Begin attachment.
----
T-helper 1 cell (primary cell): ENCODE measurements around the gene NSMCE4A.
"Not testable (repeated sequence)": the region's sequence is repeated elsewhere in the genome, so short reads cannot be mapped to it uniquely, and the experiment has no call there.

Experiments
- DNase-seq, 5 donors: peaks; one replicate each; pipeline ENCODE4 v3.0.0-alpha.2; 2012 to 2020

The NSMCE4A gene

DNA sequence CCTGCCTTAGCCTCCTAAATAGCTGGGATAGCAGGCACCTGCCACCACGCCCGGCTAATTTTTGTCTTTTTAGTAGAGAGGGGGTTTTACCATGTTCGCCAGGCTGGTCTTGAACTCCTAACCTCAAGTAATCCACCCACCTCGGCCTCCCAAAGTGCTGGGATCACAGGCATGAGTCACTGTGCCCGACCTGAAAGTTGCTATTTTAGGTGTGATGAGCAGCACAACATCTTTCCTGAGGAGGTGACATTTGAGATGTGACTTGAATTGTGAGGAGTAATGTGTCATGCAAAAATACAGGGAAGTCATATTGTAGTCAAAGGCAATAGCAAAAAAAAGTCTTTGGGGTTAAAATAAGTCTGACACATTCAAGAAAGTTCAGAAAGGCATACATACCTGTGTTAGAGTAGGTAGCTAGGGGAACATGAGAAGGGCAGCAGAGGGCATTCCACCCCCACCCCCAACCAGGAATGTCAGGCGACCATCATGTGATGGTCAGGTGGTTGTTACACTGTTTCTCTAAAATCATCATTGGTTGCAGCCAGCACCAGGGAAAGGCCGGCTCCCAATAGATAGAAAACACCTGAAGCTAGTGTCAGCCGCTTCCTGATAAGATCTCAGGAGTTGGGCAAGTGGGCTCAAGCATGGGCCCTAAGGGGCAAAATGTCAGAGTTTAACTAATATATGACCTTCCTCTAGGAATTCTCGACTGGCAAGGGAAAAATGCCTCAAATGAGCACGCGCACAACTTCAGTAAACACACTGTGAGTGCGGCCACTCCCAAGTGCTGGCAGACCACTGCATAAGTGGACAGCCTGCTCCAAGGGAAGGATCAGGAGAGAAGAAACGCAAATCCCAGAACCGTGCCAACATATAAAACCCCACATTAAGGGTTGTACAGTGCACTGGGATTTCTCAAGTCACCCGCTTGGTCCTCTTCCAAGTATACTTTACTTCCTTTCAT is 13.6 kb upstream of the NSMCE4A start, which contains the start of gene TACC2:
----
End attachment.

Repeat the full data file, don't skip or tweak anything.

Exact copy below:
T-helper 1 cell (primary cell): ENCODE measurements around the gene NSMCE4A.
"Not testable (repeated sequence)": the region's sequence is repeated elsewhere in the genome, so short reads cannot be mapped to it uniquely, and the experiment has no call there.

Experiments
- DNase-seq, 5 donors: peaks; one replicate each; pipeline ENCODE4 v3.0.0-alpha.2; 2012 to 2020

The NSMCE4A gene

DNA sequence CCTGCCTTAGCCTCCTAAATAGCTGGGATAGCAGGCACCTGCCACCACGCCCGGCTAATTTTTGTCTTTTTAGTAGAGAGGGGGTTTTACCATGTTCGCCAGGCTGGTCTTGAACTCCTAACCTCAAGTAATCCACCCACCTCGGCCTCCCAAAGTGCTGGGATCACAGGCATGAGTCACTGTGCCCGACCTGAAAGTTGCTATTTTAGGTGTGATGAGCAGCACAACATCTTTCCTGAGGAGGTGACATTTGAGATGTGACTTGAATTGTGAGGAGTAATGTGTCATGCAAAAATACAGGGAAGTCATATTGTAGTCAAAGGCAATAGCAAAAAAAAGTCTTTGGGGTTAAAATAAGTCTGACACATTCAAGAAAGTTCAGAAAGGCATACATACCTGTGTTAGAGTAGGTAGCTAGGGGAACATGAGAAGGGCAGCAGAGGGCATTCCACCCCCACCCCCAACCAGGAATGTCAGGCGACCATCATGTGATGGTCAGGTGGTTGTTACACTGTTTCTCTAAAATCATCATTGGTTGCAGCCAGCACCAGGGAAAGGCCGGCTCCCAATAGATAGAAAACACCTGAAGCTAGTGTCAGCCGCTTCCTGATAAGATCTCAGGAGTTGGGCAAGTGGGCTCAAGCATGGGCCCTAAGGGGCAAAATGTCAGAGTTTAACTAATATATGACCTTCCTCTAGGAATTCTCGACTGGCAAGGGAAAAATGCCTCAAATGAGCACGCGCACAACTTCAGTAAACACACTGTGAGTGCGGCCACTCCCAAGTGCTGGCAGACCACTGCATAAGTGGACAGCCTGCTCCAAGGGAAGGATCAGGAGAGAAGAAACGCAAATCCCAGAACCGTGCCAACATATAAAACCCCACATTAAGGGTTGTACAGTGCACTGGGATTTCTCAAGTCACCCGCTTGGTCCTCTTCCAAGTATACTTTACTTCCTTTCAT is 13.6 kb upstream of the NSMCE4A start, which contains the start of gene TACC2: